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Archive for the ‘Art’ Category

Boilly Pass and Pay

Boilly’s Passez Payez (Pass and Pay)

This is another Paris street scene by our friend Louis-Leopold Boilly. As always, the artist has much to tell us beyond the depiction of an everyday incident. This takes place in 1803, when the streets of Paris were still mostly unpaved. Any rain shower turned them into torrents of mud. But there the poorest of the […]

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Zurbaran St Francis of Assisi

The sacred made real: 17th century religious art from Spain

The first I heard from this exhibition was from this review in The Independent. What struck me, apart from the critic’s confusion about the religious and historical background, was the obvious emotional impact of the show. Then I saw this better informed review in The Art Tribune and knew I could not afford to miss this […]

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Boilly The Arrival of the Stagecoach

The Arrival of the Stagecoach, by Louis-Léopold Boilly

This will be the second post in a probably long series dedicated to Louis-Léopold Boilly. After specializing in interior genre scenes such as The Sorrows of Love, Boilly felt the need to switch to depictions of urban life. Apart from the artistic merit of his compositions, he offers us a direct, candid view of Paris […]

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Millais Autumn Leaves

Autumn Leaves

This is it: the  trees on the banks of the Seine are still russet and gold, a last flamboyant display of color before the bareness of winter. So to illustrate the turn of the season I chose this painting by John Everett Millais, as apt an illustration of autumn as his Blind Girl is of […]

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Vivant Denon Lefevre

Denon and the Louvre

Thanks to Ellen at Eighteenth Century Worlds for bringing to our attention an article in the New York Review of Books on Dominique Vivant Denon. It is quite interesting in spite of a few errors (the painter Jacques-Louis David did not enjoy “an excellent standing with the Jacobins”, he was one of the foremost Jacobins […]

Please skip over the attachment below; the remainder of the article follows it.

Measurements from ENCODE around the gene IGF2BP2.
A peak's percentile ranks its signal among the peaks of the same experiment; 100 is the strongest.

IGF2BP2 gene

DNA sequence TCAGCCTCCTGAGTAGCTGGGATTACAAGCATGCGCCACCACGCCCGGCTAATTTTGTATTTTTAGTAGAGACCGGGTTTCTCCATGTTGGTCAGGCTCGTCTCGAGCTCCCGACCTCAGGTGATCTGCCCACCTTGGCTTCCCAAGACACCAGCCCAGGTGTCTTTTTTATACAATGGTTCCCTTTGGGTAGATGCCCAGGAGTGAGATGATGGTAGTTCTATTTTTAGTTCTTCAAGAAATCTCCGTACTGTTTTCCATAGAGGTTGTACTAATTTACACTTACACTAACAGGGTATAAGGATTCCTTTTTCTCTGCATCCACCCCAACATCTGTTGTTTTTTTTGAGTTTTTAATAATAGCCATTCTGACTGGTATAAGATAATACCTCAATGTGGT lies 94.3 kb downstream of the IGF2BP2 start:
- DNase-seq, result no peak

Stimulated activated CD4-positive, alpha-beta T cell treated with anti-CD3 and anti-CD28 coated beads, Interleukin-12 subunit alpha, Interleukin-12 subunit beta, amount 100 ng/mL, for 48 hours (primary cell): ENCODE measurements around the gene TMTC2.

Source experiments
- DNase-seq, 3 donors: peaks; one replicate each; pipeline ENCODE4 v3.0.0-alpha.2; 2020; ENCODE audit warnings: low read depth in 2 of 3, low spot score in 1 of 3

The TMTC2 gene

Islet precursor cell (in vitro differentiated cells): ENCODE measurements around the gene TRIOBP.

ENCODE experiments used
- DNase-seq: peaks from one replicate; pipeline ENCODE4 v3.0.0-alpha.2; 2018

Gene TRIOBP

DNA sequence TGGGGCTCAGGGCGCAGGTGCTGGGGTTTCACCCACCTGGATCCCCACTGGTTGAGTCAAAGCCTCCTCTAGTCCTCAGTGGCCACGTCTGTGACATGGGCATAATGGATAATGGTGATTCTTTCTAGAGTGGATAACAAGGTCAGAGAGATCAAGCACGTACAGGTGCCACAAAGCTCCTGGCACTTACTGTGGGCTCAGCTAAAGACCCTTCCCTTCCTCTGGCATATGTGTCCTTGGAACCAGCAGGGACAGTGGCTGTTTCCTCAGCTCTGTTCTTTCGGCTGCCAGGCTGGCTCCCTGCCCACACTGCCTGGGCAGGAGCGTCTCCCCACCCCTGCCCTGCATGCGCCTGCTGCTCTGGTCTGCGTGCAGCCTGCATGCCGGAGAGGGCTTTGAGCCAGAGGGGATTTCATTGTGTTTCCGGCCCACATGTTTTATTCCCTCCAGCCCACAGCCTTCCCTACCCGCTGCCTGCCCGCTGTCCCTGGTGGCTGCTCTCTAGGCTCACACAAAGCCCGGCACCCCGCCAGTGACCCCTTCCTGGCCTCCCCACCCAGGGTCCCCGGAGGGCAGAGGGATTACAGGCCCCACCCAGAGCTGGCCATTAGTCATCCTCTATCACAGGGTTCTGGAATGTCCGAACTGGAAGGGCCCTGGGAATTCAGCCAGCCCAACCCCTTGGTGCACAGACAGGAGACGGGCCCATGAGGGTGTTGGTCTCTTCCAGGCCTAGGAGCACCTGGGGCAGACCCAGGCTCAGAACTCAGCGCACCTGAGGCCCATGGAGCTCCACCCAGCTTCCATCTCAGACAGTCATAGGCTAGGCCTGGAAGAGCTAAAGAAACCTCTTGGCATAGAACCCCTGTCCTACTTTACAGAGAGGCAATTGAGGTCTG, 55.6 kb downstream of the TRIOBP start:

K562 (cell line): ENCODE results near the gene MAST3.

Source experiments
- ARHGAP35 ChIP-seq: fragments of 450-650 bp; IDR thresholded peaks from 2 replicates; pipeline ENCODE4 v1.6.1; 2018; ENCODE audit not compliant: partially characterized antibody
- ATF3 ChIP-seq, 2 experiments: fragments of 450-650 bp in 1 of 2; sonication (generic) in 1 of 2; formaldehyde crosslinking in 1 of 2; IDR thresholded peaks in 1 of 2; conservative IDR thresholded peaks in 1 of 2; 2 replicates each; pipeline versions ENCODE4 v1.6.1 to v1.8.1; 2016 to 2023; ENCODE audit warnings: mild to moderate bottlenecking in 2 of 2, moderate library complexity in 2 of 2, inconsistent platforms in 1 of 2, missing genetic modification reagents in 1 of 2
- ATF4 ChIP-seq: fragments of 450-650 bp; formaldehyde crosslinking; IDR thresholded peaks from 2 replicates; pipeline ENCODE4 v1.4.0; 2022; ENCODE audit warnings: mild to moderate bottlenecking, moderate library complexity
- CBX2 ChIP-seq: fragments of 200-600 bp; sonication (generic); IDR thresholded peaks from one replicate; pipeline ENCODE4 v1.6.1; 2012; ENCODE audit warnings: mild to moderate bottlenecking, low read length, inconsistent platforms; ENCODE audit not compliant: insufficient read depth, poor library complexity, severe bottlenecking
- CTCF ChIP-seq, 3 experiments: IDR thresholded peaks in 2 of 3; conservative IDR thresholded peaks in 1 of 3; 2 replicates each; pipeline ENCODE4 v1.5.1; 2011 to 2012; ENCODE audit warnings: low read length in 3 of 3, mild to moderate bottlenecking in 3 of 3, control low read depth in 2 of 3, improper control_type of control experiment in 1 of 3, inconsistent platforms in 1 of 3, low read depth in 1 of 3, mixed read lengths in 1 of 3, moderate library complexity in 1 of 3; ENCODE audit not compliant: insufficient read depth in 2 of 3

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Renoir Chrysanthemums

Renoir’s Chrysanthemums

As I noted in last year’s post on All Souls’ Day, chrysanthemums in France are the flowers of the dead. This is a time to remember our departed loved ones, not only to mourn and pray for them, but also to express our gratitude for the all too brief moments spent with them in this […]

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Gustave Dore Cinderella

Perrault’s Cendrillon

About an excerpt of Charles Perrault’s Cendrillon, illustrated here by Gustave Doré? You know the story, of course. Cendrillon, morally abandoned by her father and treated as a servant by her stepmother, is crying her eyes out at home. Her stepsisters, in their best finery, are gone to the Prince’s ball. But Cendrillon’s godmother appears […]

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Marguerite Gerard Madame Ledoux and daughters

A follow-up on the Marguerite Gérard exhibition

Following my prior post on Marguerite Gérard, I wish to call your attention to this article in The Art Tribune on the current exhibition at the Musée Cognacq-Jay, In addition to Didier Rykner’s comments, always pertinent, you can admire more of Mademoiselle Gérard’s diminutive portraits, here that of Madame Ledoux and her daughters. Enjoy!

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Boilly Sorrows of Love

The Sorrows of Love, by Louis-Léopold Boilly

Boilly, during his long and life and career, was the unparalleled witness of everyday life in France in the late 18th and early 19th centuries. I used several of his paintings as direct inspirations for scenes of my second novel, For the King. I love his down-to-earth style, his sense of observation and humor. And of […]

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Marguerite Gerard exhibition

Marguerite Gérard, painter in 1789

Marguerite Gérard (1761-1837) is remembered, when she is remembered at all, as the sister-in-law, student and collaborator of the great Jean-Honoré Fragonard. She was also an extremely successful painter in her own right, to the point where her fame eclipsed that of her brother-in-law from the 1780s on. Then after her death Mademoiselle Gérard fell […]

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